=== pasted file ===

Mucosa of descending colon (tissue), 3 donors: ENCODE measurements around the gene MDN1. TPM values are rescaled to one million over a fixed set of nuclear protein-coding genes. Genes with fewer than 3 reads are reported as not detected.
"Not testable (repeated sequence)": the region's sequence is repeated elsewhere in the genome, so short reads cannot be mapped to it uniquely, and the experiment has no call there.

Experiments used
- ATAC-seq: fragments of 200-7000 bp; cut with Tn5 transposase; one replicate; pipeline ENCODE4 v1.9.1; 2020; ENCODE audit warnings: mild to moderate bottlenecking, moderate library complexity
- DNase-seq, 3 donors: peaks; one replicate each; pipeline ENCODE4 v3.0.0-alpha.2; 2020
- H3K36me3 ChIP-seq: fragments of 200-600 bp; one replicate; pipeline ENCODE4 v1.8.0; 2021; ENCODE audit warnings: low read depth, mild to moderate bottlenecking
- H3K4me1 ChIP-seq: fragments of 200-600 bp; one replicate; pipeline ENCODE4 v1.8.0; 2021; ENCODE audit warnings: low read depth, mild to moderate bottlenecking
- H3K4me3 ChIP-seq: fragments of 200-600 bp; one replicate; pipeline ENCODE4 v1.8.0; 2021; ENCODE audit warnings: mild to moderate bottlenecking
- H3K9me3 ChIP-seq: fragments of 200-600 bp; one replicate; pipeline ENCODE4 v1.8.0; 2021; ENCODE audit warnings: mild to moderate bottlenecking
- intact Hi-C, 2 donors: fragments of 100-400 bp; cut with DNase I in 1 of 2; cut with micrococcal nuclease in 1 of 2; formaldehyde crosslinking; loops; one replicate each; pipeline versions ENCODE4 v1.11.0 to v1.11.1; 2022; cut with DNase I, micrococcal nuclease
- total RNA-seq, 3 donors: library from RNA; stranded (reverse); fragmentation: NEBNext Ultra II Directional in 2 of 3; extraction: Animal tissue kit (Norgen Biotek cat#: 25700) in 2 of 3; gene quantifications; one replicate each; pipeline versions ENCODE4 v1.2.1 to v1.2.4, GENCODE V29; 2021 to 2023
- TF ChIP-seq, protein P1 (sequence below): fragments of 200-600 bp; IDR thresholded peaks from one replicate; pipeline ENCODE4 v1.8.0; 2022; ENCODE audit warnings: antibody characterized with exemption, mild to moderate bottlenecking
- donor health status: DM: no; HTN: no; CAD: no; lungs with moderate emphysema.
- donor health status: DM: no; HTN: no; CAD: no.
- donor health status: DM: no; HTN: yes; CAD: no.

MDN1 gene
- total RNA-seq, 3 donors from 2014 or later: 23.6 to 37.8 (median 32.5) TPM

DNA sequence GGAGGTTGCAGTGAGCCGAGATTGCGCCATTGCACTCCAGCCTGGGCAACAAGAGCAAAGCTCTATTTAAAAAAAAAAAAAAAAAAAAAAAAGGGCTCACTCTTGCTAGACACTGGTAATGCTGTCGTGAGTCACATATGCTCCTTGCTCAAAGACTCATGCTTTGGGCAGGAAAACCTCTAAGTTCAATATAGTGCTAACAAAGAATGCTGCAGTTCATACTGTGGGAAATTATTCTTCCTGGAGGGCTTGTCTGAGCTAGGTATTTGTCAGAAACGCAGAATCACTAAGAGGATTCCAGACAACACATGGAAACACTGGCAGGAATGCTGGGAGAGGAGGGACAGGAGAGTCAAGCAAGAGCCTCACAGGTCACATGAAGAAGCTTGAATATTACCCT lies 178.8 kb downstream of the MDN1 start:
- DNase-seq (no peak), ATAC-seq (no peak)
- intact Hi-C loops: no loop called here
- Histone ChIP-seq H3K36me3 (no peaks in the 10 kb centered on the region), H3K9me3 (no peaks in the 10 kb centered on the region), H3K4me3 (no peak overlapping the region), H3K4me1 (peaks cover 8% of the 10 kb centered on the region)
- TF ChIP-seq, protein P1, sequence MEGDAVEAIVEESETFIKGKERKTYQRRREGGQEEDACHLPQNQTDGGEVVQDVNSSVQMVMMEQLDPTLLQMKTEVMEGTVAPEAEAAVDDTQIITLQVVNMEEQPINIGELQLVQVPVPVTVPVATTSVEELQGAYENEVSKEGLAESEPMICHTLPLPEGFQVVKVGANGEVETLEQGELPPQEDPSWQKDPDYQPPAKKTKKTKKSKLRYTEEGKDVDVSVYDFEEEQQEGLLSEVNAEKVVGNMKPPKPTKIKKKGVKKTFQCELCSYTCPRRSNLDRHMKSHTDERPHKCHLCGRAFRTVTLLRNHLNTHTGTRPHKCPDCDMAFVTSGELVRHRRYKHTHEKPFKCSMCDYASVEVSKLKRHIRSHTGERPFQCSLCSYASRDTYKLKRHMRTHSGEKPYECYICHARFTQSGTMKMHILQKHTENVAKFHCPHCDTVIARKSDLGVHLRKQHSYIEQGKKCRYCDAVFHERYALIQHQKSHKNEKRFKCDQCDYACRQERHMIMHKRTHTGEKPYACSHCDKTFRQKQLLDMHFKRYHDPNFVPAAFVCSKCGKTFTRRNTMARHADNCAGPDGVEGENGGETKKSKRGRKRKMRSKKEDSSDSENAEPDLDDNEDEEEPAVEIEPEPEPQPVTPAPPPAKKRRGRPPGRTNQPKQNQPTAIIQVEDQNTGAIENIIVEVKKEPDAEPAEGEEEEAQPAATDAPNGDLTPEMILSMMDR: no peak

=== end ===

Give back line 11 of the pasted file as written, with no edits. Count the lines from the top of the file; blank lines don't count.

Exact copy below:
- total RNA-seq, 3 donors: library from RNA; stranded (reverse); fragmentation: NEBNext Ultra II Directional in 2 of 3; extraction: Animal tissue kit (Norgen Biotek cat#: 25700) in 2 of 3; gene quantifications; one replicate each; pipeline versions ENCODE4 v1.2.1 to v1.2.4, GENCODE V29; 2021 to 2023